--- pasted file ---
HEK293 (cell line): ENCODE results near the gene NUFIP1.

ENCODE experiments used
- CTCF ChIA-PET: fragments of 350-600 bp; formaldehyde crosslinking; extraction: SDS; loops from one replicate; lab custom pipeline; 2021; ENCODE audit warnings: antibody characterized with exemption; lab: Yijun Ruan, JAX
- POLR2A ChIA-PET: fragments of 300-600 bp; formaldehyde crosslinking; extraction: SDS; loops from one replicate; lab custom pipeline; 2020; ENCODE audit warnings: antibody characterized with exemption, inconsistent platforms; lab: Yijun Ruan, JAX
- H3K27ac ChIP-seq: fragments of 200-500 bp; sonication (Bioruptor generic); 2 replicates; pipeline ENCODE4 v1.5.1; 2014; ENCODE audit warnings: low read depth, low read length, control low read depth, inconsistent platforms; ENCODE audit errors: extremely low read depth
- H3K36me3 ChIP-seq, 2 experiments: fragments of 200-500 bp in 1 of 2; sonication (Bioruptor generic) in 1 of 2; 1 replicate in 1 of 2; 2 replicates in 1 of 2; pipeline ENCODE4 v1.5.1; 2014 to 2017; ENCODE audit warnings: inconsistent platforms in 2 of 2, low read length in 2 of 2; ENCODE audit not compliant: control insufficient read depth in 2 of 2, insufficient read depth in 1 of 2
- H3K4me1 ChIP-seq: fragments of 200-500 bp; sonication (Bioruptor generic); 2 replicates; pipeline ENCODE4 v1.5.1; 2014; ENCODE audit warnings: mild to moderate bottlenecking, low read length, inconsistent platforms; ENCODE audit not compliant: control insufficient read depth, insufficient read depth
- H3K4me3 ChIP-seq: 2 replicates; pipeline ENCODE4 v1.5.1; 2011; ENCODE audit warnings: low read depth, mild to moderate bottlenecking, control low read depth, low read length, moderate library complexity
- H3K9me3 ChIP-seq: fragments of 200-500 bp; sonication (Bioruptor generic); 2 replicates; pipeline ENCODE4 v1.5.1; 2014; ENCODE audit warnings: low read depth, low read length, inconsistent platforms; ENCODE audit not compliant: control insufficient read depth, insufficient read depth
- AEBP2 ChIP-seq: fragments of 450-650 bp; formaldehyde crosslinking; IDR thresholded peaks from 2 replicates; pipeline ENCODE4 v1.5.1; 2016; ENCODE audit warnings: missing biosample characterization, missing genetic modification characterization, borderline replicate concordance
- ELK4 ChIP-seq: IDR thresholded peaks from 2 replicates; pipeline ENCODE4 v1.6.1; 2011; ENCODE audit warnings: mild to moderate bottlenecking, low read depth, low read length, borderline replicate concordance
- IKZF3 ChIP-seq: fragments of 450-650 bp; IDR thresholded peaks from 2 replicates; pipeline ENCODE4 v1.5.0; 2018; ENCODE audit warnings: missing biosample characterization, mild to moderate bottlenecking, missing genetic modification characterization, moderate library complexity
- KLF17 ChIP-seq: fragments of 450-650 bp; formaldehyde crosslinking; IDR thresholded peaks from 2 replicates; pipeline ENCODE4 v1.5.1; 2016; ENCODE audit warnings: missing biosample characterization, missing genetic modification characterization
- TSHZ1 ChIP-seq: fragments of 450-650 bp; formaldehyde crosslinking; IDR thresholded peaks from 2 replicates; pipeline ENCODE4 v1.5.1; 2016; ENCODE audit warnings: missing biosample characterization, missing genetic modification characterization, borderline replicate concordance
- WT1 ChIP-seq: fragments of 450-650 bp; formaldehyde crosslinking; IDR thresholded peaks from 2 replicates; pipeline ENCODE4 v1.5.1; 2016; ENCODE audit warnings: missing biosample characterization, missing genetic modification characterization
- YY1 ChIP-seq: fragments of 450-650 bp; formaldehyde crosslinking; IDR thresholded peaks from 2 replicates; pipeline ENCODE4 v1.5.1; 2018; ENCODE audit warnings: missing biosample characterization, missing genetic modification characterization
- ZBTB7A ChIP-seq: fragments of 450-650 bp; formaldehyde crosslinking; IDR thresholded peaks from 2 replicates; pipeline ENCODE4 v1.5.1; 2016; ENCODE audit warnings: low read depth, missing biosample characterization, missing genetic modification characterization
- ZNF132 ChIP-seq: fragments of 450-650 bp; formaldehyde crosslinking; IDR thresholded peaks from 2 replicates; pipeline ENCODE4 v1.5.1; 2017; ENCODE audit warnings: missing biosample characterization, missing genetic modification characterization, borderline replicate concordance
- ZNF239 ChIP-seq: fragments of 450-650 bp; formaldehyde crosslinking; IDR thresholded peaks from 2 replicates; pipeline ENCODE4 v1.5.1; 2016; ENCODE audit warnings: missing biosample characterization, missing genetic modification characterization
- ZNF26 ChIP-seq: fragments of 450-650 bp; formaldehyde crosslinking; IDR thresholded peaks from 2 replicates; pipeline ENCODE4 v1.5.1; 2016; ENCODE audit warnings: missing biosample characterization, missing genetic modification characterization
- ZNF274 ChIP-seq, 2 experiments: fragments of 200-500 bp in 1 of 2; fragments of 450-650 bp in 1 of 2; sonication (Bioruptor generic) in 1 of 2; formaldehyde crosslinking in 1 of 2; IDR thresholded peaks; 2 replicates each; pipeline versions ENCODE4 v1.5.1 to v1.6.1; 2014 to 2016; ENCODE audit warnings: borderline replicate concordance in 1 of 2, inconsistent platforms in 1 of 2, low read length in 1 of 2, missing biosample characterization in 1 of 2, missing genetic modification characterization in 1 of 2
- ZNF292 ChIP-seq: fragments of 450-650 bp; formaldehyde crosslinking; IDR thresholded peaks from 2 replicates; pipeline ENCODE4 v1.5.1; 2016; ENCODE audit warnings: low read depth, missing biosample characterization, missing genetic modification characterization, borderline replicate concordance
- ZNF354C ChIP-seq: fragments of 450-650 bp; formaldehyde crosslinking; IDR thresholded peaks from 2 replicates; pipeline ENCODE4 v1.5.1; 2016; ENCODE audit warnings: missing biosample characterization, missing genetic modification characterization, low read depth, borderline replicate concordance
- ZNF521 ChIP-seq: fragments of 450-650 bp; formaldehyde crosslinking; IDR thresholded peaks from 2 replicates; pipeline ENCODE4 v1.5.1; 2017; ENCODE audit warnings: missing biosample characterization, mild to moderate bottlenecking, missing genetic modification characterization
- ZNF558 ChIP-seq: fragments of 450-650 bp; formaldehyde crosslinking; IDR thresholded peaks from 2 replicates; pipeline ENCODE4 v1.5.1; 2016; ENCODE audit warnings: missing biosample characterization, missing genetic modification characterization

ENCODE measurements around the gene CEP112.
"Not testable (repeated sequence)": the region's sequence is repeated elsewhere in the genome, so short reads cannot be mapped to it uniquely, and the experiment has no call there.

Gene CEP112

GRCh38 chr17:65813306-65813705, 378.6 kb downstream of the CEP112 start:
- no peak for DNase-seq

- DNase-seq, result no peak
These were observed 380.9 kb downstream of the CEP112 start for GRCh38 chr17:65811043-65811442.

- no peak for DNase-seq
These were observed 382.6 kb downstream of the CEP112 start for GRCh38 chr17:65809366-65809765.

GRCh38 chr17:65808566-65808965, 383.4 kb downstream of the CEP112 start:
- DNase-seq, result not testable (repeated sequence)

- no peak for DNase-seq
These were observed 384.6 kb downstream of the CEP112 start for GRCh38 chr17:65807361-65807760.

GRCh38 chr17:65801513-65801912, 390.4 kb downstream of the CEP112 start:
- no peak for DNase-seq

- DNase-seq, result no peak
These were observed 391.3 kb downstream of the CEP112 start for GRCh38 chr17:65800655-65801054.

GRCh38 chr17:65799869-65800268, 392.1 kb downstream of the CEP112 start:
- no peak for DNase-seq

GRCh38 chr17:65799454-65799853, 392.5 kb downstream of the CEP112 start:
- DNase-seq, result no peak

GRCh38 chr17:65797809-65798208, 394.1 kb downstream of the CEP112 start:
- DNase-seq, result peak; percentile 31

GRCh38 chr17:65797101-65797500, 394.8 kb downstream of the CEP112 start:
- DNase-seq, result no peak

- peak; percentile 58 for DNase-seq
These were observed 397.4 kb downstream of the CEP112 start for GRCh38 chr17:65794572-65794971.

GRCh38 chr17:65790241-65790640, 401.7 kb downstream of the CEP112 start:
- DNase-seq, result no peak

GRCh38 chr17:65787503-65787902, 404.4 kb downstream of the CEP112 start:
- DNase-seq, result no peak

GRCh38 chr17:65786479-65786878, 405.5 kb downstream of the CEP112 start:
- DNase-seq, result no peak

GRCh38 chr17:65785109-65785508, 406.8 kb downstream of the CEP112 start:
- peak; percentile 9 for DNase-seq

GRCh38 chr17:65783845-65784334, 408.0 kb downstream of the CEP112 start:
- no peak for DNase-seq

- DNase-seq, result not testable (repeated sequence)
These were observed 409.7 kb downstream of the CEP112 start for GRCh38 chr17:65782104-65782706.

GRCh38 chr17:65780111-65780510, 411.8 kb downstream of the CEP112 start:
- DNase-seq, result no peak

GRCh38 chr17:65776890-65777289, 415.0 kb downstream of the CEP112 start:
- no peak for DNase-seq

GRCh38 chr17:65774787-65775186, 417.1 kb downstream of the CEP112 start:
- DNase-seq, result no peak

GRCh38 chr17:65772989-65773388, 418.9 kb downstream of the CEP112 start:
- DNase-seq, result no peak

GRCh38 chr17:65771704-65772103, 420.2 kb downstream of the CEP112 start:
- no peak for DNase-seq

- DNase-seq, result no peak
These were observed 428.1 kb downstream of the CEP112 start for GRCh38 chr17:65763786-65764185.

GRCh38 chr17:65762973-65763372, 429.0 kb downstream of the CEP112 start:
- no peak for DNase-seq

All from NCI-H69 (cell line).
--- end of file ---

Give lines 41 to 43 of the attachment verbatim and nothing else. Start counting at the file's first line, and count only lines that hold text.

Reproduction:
- DNase-seq, result no peak
These were observed 391.3 kb downstream of the CEP112 start for GRCh38 chr17:65800655-65801054.

GRCh38 chr17:65799869-65800268, 392.1 kb downstream of the CEP112 start: